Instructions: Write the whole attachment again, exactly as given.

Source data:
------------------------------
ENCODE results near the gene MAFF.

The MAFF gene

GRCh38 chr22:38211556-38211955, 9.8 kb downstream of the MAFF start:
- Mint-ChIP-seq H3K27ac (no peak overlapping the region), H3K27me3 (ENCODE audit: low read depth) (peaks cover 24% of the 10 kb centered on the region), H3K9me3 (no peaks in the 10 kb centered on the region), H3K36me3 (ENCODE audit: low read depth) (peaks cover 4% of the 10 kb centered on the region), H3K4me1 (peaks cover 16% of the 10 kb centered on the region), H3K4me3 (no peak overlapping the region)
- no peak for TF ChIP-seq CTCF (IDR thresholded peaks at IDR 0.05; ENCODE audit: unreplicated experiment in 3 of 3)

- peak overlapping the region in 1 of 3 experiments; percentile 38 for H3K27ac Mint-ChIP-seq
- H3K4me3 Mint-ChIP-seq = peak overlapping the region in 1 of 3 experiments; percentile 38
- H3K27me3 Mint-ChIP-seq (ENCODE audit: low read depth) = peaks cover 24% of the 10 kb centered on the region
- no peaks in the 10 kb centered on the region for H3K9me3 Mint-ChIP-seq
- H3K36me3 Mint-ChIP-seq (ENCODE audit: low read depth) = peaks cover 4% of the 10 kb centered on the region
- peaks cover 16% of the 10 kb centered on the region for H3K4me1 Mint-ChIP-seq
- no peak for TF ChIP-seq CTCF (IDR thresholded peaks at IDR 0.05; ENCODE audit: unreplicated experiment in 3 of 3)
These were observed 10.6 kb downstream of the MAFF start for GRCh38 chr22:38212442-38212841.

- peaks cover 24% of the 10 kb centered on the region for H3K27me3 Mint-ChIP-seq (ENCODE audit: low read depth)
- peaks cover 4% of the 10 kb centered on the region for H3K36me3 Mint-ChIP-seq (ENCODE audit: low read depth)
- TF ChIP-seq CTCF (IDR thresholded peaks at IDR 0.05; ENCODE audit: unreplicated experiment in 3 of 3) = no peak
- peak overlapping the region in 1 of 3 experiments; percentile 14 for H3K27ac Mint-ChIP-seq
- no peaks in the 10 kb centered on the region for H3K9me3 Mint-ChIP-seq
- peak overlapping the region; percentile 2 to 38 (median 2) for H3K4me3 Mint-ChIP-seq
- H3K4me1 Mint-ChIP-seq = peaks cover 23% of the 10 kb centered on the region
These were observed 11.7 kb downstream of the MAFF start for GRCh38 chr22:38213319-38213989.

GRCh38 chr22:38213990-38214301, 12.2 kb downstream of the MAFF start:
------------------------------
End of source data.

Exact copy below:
ENCODE results near the gene MAFF.

The MAFF gene

GRCh38 chr22:38211556-38211955, 9.8 kb downstream of the MAFF start:
- Mint-ChIP-seq H3K27ac (no peak overlapping the region), H3K27me3 (ENCODE audit: low read depth) (peaks cover 24% of the 10 kb centered on the region), H3K9me3 (no peaks in the 10 kb centered on the region), H3K36me3 (ENCODE audit: low read depth) (peaks cover 4% of the 10 kb centered on the region), H3K4me1 (peaks cover 16% of the 10 kb centered on the region), H3K4me3 (no peak overlapping the region)
- no peak for TF ChIP-seq CTCF (IDR thresholded peaks at IDR 0.05; ENCODE audit: unreplicated experiment in 3 of 3)

- peak overlapping the region in 1 of 3 experiments; percentile 38 for H3K27ac Mint-ChIP-seq
- H3K4me3 Mint-ChIP-seq = peak overlapping the region in 1 of 3 experiments; percentile 38
- H3K27me3 Mint-ChIP-seq (ENCODE audit: low read depth) = peaks cover 24% of the 10 kb centered on the region
- no peaks in the 10 kb centered on the region for H3K9me3 Mint-ChIP-seq
- H3K36me3 Mint-ChIP-seq (ENCODE audit: low read depth) = peaks cover 4% of the 10 kb centered on the region
- peaks cover 16% of the 10 kb centered on the region for H3K4me1 Mint-ChIP-seq
- no peak for TF ChIP-seq CTCF (IDR thresholded peaks at IDR 0.05; ENCODE audit: unreplicated experiment in 3 of 3)
These were observed 10.6 kb downstream of the MAFF start for GRCh38 chr22:38212442-38212841.

- peaks cover 24% of the 10 kb centered on the region for H3K27me3 Mint-ChIP-seq (ENCODE audit: low read depth)
- peaks cover 4% of the 10 kb centered on the region for H3K36me3 Mint-ChIP-seq (ENCODE audit: low read depth)
- TF ChIP-seq CTCF (IDR thresholded peaks at IDR 0.05; ENCODE audit: unreplicated experiment in 3 of 3) = no peak
- peak overlapping the region in 1 of 3 experiments; percentile 14 for H3K27ac Mint-ChIP-seq
- no peaks in the 10 kb centered on the region for H3K9me3 Mint-ChIP-seq
- peak overlapping the region; percentile 2 to 38 (median 2) for H3K4me3 Mint-ChIP-seq
- H3K4me1 Mint-ChIP-seq = peaks cover 23% of the 10 kb centered on the region
These were observed 11.7 kb downstream of the MAFF start for GRCh38 chr22:38213319-38213989.

GRCh38 chr22:38213990-38214301, 12.2 kb downstream of the MAFF start: